A year in review: Top ten blog posts from 2015

Brain

2015 has been an exciting year for HealthScopeNews.com. We officially launched the first blog post on February 3, 2015, to discuss how media multi-tasking might be killing your gray matter. We then debated your favorite health topics, such as, why you shouldn’t feel bad about drinking one of life’s guilty pleasures-your beloved coffee, to what exactly was the World Health Organization talking about when it linked processed meat with cancer?!?

The goal thus far? Is to empower you with the knowledge to help you understand better your day to day health.

Be sure to check out all of them and share with us your favorite in the comments on our blog or by tweeting @drcjaffe

Click on the links to take a quick look at your favorite top 10 posts:

Is the era of coffee as a guilty pleasure over?

Drinking that warm cup of coffee to get a jump on your day may not be all that bad for you-in fact, it may actually be the drink to impact your overall health. Turns out one of life’s guilty pleasures may not be so guilty after all.

 

E-books or real books? You decide

Reading e-books instead of “real books”? Maybe your reading more but your re-telling-less. Learn what studies have to say about the shortcomings of the digitized word. You may begin to feel different about that meaty, thick, you can firmly grasp in your hands and very dusty book on your shelf.

 

Measles: Outbreak reignites the Vaccine-Autism Debate.

The Disneyland measles outbreak prompted a frenzy of public and media attention to the hyperbole of the vaccine-autism debate. Find out how the scientific community weighed in on the matter.

Study: Media multitaskers could be diminishing their brain’s gray matter

If you are among the majority that simultaneously multi-task with a lap-top, mobile phone or another media device, you may want to read what it’s doing to your brain.

Does Acetaminophen use in pregnancy lower testosterone in the male fetus?

Planning a pregnancy? This post takes a deep dive look at one of the most commonly prescribed drugs during pregnancy Acetaminophen, and how it could affect your male baby.

Womb transplants give hope to women born without a uterus

Women who are born without wombs or have lost their wombs to cancer are hailing this new procedure.

 

Does your eye color indicate your risk of disease?

An increasing amount of research has linked the color of your eyes to some health concerns and alcoholism is the latest reveal.

 

What can you do to change the bystander effect?  

The 1964 historic bystander event, the Kitty Genovese slaying, sparked a furor and transformative effect on the nation. Still echoing through the decades: When the number of bystanders increases in an emergency, the less likely they are to come to your aid.

Tick-Tock: The fertility war on women over 35

Top fertility experts staunchly at odds with delaying parenthood- warning of the fertility risks and reliability of IVF in older women.

Does the WHO’s latest cancer warning have any meat on its bones?

Processed meat, like bacon, causes cancer?!? I would not think that this dog could hunt based on the fact that “bacon goes with everything.”

This post was written as part of the Nurse Blog Carnival. More posts on this topic can be found at http://nursecode.com. If you are interested in participating find out more details and sign up.

Nurse Blog Carnival - The Nerdy Nurse - 300x300

 

 

 

Preparing for the holidays? Give your health a headstart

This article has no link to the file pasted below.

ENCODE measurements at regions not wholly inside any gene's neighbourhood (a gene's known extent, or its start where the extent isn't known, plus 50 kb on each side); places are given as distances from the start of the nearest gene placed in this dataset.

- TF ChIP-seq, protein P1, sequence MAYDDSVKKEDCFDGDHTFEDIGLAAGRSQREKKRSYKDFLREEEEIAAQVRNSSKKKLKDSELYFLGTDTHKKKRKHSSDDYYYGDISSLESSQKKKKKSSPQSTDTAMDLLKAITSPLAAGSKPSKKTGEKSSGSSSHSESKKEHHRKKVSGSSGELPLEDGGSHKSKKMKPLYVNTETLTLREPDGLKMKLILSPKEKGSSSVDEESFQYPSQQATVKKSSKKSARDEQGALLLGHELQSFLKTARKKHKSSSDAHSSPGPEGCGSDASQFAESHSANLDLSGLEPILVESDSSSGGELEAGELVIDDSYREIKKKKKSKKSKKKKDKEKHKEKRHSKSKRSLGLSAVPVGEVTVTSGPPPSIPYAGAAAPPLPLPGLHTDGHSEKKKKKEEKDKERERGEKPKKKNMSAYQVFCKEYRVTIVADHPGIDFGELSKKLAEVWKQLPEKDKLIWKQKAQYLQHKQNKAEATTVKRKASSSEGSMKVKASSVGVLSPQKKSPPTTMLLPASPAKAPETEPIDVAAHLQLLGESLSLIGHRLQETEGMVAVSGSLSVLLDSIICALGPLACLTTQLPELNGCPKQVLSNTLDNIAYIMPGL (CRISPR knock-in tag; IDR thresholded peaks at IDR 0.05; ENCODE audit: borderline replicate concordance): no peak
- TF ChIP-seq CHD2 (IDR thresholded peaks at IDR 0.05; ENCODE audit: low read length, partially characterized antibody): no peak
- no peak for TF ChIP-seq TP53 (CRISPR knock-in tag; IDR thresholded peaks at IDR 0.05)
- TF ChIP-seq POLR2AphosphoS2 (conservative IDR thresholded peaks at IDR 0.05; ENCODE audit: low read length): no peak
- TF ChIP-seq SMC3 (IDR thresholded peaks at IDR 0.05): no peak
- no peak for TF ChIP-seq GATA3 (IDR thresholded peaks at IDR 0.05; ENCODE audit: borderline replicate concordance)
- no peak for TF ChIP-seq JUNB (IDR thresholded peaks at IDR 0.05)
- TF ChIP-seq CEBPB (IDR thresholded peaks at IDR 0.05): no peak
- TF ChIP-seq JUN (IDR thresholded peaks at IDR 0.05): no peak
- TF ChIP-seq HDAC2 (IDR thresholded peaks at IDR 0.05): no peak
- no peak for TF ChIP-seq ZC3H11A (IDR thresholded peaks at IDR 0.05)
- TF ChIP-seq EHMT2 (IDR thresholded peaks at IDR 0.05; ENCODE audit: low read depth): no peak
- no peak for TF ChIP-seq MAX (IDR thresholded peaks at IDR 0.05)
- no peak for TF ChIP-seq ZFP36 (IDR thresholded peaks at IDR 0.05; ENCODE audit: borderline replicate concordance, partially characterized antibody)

holiday turkey

So you’ve been busy preparing for the holidays – buying food, arranging travel, and making plans with family and friends. But is your body prepared? Here’s a seven-day countdown, seven point action plan to help you make plans with your body.

Diet always matters. But during the holidays, our unquestioned commitment to gorge ourselves on foods we’ve waited all year to eat, beckons us to forego a healthy diet once at the table. Turkey drenched in gravy, walnut sausage stuffing, mashed sweet potatoes, pumpkin and apple pie. Appetizers galore, and of course, those holiday drinks and cocktails.

It’s the traditional apocalyptic-style food free-for-all that comes with each meal or party feast that can finish you off, both in terms of your diet and energy levels. But neither do you need to deny yourself of traditions to keep yourself healthy during the holiday. Instead, the key is to plan ahead!

So a week prior to, and then throughout the holiday, remember these seven pointers for a healthy holiday:

Hydrate.

Be sure to drink at least 1.5-2 liters of water daily. Drinking water is super important to flush your body of toxins and rehydrate both your body and skin. Get a jump on your 2-liter requirement by drinking a large glass of water when you first wake up in the morning. And then be sure to drink and keep drinking more water throughout the day.

Eat fish, fish, and more fish.

Eating fish for at least one meal a day for seven consecutive days will get you red carpet-ready before any big event, including the holidays. The omega three essential fatty acids found in fish will not only give your skin a beautiful glow, but the anti-inflammatory properties can help you feel your absolute best.

Get rid of the bad stuff.

Cut right back on bread, pasta, rice, foods made with refined flour, and high sugar content foods. You will be grateful you saved those calories when it comes time for your holiday meal.

Cut back on alcohol.

If you must partake in evening cocktail hour, limit yourself to one glass of wine or one measure of clear spirits. Your body will always thank you for it the next day.

Keep moving.

Although the holidays are a very busy time, don’t let your exercise fall by the wayside. Instead, hit it hard the week before the holiday. Wake up 30 minutes earlier to get your workout in. And don’t stop! Stick to the same schedule every day.